Jason - Fish meal is really predominantly pelagic fish that are fish specifically to create an animal protein, so it can then go to the feeding of monogastric animals. So, our fish, our chickens, our pets, and other single-stomached entities who need or have always traditionally naturally had animal proteins part of their diet. So what we're doing is just replacing the unnatural protein which is fish meal with a natural protein.
We sort of gave up fishing in about 1950 and started catching because with sonar we just went to catch the fish in the seas. And we've been exploiting that natural resource to a point of breaking it and we're all aware of the issues facing our seas around the world.
Chris - Can I just bring in Tim at this problem because I think Tim, how does this sort of factor with where you're coming from in terms of growing enough food to supply people? This must be music to your ears.
Tim - Absolutely. I've been talking to somebody recently about this sort of idea because what we're doing is recycling something into something that's very usable and be usually around fish meal and collecting fish from the seas in an unsustainable way, and turning that into a food for other fish to eat becomes kind of crazy, and a real stopping point in the chain of production of fish. So, if we can do things like this, it allows us to carry on growing fish protein and that takes some of the pressure of converting land to producing animal protein or plant protein on land.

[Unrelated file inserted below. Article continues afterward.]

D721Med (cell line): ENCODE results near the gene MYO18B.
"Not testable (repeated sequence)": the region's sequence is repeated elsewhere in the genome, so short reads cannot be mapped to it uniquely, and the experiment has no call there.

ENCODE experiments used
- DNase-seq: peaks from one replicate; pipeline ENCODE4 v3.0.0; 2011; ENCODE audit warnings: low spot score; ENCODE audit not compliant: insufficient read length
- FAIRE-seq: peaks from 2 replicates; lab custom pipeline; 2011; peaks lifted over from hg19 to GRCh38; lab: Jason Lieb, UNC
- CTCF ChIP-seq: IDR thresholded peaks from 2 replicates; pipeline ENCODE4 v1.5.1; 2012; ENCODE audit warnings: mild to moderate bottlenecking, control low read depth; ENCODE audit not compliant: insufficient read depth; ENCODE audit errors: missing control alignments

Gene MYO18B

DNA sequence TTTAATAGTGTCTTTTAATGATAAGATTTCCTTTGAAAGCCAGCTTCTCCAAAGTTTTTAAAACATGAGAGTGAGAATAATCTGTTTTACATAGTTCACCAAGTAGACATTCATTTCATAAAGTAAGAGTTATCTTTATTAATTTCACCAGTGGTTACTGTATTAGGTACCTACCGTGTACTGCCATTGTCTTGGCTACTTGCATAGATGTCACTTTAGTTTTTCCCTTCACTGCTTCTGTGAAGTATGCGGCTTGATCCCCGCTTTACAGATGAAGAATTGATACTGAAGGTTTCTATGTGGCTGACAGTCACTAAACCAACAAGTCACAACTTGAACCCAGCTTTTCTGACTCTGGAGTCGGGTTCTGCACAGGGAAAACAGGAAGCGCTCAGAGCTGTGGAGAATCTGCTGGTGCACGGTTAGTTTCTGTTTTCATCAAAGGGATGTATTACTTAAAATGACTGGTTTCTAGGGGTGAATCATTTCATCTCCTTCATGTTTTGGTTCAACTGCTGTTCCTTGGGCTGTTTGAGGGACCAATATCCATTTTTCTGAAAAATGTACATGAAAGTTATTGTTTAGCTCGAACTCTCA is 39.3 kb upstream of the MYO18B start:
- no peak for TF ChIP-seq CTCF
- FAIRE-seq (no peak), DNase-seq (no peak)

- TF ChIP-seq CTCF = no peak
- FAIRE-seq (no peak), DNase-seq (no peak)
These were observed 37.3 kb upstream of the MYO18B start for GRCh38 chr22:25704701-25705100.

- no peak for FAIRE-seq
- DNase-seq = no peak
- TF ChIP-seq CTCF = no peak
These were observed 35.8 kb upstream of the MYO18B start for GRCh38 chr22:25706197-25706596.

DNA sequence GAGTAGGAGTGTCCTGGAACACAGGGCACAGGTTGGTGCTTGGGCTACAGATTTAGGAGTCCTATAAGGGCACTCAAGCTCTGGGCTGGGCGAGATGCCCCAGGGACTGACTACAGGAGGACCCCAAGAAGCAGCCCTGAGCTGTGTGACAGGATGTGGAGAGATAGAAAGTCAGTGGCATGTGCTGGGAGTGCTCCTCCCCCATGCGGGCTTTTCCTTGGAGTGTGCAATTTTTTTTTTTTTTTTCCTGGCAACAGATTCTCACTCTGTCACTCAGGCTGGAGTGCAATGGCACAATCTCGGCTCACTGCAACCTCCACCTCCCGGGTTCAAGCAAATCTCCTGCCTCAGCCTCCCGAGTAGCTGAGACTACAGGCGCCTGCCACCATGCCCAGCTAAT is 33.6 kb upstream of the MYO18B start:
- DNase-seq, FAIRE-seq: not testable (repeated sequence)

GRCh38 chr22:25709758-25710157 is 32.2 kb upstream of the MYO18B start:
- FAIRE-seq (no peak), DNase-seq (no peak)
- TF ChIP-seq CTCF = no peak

Ginny - So, we're also joined tonight by Steve Sugden from Water for People who is working on a similar idea to Jason's but using a slightly smellier option. So Steve, you normally work on sanitation issues. How did you start thinking about the food chain?
Steve - If you take a city like Dar Es Salaam with a population of 3 million, you've got 75% of that population that are actually pit latrine users. When the pit latrine is full, it causes a problem to a householder who then normally have to employ manual pit emptier to empty the pit waste and that gets put on to the nearest piece of land or drain. This causes huge public health problems. The last time I was there in an area of Dar Es Salaam, the health officials thought they had endemic cholera.